The Worry War

I am a worrier. I worry myself sick sometimes. Over small things, over big things, over anything. Worry consumes me and I know it’s not okay. I know it’s not healthy, and I know it’s sinful.

I’ve got reminders all over my house to not worry. Reminders like “everytime you think about it, pray about it.” Or “worrying doesn’t take away tomorrow’s troubles, it takes away today’s peace.” But no matter how many reminders I have put in place, I can’t seem to stop myself from worrying.

I once read a quote that said something along the lines of “worrying about something is a sign that you don’t trust God with it” and it sucker punched me in the gut. It couldn’t be truer. Why am I so bad at trusting God? The Bible speaks to that as well. Philippians 4:6-7 is one of my life verses because I need to constantly re-construct my thoughts and give them over in prayer.

Do not be anxious about anything, but in every situation, by prayer and petition, with thanksgiving, present your requests to God. And the peace of God, which transcends all understanding, will guard your hearts and your minds in Christ Jesus.

Philippians 4:6-7

In the midst of the COVID-19 pandemic, there’s an army of worry plaguing my thoughts. I worry for my parents who are currently at the end of a holiday in New Zealand, trying to make it home before airports close and borders lock down. I worry about my brother who has the worst case of asthma I’ve ever seen in my life. I worry about friends with babies, and the seniors on my street who are at risk. I worry about my husband who is a nurse in a long term care centre, knowing he does not have the privilege of working from home, and will be up close and personal with this virus when it reaches them. Worry can consume us, can’t it? But we can’t lose to this worry war.

In these days, fear is rampant and present in every home. Every news story, every social media site totes news of the disease and the death toll climbs. With every precaution put in place, with every new piece of information, I know I need to get ahead of the fear by putting on my armour. I prepare myself with what I know, and here’s how I choose to fight.

1. God is in control. This virus was not a surprise to Him. He knows the exact number of days that it will run its course throughout the world. He is not sleeping, and we are in His care. (Psalm 121:3-4)

2. We do not have to be afraid because we have been given the gift of His peace. (John 14:27)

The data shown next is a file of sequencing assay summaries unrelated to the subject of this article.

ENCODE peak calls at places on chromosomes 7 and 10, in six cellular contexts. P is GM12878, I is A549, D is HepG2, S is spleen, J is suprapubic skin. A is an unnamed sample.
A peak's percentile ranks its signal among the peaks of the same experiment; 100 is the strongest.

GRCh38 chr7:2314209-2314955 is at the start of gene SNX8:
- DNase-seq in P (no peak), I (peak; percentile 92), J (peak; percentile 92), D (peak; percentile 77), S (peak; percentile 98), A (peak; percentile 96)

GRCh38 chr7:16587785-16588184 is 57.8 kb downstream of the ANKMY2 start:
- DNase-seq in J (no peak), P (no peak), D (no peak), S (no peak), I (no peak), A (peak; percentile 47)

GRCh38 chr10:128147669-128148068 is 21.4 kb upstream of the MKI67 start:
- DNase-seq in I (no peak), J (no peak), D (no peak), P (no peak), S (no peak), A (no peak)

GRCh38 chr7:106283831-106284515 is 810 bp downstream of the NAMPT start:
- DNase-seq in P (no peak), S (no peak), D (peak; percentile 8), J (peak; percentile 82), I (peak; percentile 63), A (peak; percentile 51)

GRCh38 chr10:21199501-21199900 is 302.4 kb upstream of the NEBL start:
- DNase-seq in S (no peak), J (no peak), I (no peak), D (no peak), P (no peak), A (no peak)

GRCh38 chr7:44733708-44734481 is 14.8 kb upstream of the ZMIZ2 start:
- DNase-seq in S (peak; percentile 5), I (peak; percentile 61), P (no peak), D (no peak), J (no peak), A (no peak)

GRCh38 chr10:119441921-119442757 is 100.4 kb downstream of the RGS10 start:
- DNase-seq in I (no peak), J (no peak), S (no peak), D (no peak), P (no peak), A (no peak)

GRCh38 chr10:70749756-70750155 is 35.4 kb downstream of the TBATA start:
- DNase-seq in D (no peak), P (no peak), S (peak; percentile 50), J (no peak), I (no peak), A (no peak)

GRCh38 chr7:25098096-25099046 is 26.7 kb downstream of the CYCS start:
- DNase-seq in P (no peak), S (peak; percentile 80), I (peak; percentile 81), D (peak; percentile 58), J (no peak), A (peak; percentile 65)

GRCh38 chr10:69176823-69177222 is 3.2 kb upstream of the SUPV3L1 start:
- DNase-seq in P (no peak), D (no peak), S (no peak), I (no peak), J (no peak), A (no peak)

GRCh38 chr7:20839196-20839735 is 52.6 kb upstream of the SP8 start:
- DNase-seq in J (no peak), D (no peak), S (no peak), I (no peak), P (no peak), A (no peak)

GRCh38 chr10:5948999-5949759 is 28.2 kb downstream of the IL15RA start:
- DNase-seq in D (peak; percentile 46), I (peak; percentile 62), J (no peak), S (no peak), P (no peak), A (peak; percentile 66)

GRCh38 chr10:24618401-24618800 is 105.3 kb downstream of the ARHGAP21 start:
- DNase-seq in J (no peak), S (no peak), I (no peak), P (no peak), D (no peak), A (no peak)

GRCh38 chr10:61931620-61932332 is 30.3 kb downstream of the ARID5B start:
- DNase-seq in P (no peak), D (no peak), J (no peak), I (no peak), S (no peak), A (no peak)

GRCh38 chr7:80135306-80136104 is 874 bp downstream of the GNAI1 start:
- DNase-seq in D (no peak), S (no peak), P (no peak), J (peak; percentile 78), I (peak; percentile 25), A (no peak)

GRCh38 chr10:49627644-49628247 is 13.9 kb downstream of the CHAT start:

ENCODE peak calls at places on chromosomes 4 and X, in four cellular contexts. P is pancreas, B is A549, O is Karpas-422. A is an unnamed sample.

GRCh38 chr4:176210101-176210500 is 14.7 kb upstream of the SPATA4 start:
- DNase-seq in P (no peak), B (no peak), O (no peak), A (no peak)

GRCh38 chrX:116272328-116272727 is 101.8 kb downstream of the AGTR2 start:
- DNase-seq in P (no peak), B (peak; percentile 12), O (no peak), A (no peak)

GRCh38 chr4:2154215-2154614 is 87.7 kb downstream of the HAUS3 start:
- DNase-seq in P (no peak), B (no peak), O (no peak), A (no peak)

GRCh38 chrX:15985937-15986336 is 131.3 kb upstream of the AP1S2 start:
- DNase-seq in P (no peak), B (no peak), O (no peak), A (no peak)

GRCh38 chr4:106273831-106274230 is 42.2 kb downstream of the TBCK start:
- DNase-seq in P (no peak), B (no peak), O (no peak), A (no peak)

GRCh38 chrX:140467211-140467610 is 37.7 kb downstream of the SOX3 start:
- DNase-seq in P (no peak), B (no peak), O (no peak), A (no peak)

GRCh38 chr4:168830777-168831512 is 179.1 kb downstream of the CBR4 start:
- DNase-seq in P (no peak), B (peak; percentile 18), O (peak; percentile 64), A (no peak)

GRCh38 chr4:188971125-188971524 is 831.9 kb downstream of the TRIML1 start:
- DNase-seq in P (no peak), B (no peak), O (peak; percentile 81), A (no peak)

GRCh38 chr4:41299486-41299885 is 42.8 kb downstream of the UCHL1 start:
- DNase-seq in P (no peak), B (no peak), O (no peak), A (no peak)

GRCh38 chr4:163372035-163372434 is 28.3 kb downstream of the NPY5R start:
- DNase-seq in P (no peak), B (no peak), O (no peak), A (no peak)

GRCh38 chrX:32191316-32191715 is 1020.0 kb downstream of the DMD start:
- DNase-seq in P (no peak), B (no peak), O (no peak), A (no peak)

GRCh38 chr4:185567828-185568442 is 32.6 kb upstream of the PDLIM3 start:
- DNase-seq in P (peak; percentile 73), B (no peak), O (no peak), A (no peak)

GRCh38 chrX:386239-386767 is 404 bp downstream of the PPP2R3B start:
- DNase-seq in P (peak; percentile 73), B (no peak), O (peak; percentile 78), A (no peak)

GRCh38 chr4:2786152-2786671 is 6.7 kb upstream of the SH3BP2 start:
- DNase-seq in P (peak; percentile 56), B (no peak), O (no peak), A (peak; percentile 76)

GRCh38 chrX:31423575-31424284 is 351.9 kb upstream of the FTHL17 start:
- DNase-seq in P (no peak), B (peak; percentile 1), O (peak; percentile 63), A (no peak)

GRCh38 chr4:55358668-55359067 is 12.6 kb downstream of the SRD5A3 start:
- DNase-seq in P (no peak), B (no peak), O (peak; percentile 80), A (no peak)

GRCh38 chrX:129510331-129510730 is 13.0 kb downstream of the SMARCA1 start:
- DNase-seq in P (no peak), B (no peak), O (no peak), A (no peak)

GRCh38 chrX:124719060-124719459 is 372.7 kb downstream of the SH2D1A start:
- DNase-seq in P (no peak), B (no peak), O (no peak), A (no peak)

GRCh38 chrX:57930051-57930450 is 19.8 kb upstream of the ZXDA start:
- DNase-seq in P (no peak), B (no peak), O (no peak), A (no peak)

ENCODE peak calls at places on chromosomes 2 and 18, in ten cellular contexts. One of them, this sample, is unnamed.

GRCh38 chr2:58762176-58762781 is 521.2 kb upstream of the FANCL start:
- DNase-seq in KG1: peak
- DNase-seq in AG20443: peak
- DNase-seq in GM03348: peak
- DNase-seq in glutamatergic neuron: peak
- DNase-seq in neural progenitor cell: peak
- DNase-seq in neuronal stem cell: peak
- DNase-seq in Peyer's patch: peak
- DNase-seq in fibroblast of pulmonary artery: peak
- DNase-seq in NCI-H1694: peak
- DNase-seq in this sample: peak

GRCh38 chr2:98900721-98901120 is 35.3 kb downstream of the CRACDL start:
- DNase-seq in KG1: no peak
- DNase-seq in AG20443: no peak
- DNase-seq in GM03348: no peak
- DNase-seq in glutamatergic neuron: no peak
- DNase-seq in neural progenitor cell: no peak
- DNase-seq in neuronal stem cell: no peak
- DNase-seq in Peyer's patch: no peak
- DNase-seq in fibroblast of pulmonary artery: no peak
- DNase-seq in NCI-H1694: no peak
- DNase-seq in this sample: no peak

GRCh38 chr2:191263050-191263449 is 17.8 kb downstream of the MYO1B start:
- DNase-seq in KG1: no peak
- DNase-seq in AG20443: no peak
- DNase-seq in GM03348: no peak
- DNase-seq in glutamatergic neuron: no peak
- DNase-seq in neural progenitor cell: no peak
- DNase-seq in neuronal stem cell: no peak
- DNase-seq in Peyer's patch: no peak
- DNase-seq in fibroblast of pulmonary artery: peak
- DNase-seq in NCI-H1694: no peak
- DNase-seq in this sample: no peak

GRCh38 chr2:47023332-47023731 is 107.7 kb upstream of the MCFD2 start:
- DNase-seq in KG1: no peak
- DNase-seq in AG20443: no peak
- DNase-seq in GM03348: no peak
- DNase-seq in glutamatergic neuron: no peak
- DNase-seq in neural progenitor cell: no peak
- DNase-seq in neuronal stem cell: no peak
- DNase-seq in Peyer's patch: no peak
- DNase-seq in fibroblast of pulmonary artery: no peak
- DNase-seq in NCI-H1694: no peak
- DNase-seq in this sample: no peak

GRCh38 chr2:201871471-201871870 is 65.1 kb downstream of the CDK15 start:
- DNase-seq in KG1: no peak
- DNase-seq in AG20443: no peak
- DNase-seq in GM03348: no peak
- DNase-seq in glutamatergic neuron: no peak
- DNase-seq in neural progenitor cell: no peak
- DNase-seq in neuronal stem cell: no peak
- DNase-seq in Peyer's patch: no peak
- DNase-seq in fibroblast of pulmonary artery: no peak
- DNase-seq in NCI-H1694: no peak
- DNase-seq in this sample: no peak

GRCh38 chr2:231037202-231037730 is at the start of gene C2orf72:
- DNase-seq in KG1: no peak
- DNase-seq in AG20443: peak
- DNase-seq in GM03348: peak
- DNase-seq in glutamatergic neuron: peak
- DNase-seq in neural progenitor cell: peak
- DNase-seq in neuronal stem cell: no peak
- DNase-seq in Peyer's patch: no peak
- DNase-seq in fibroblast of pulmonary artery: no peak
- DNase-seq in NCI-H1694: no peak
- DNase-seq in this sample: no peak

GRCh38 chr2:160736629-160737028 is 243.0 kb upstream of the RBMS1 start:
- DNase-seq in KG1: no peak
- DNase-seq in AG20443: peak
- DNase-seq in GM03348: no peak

3. Instead of adding to the panic, we can be instruments of His love and find ways to help others. (1 John 4:7-8)

4. We can fight worry by being in the Word and allowing it to change our hearts. (Hebrews 4:12)

5. Worship over worry, let praise be a priority. (Psalm 59;17)

And above all else, PRAY.

This morning we decided to get out of the house and go for a little drive. We were listening to music as we traveled and the song Great Are You Lord came on. We’ve sung this one hundreds of times, but the words settled on my heart today with fresh meaning. It’s Your breath in our lungs, so we pour out our praise to You only. How fitting it is to sing these words in the midst of a respiratory pandemic sweeping across the world. He gives us breath. He daily provides the oxygen we need to breathe, to exist, to live.

The worry war still rages. It’s 2 a.m. and I can’t sleep because I’m fighting my fears. But as I write these words, I remember a verse that brought me comfort as a child and still brings me comfort today. I will lie down and sleep in peace, for You alone oh Lord make me dwell in safety. Psalm 4:8.

I am thankful that God is on His throne, completely in control. I am thankful that He has won the battle and conquered fear, so I don’t need to worry in uncertain times. I am thankful that He covers me in His love. The worry war will rage again tomorrow, but tonight I’m closing my eyes in peace. ❤️

3 thoughts on “The Worry War

  1. Hey there,

    You were writing it at 2am worried, and I am up at 6am worried. I was up trying to get a handle on this thing. Thanks for the reminders of things that we know but too soon forget. Stay strong, sis.


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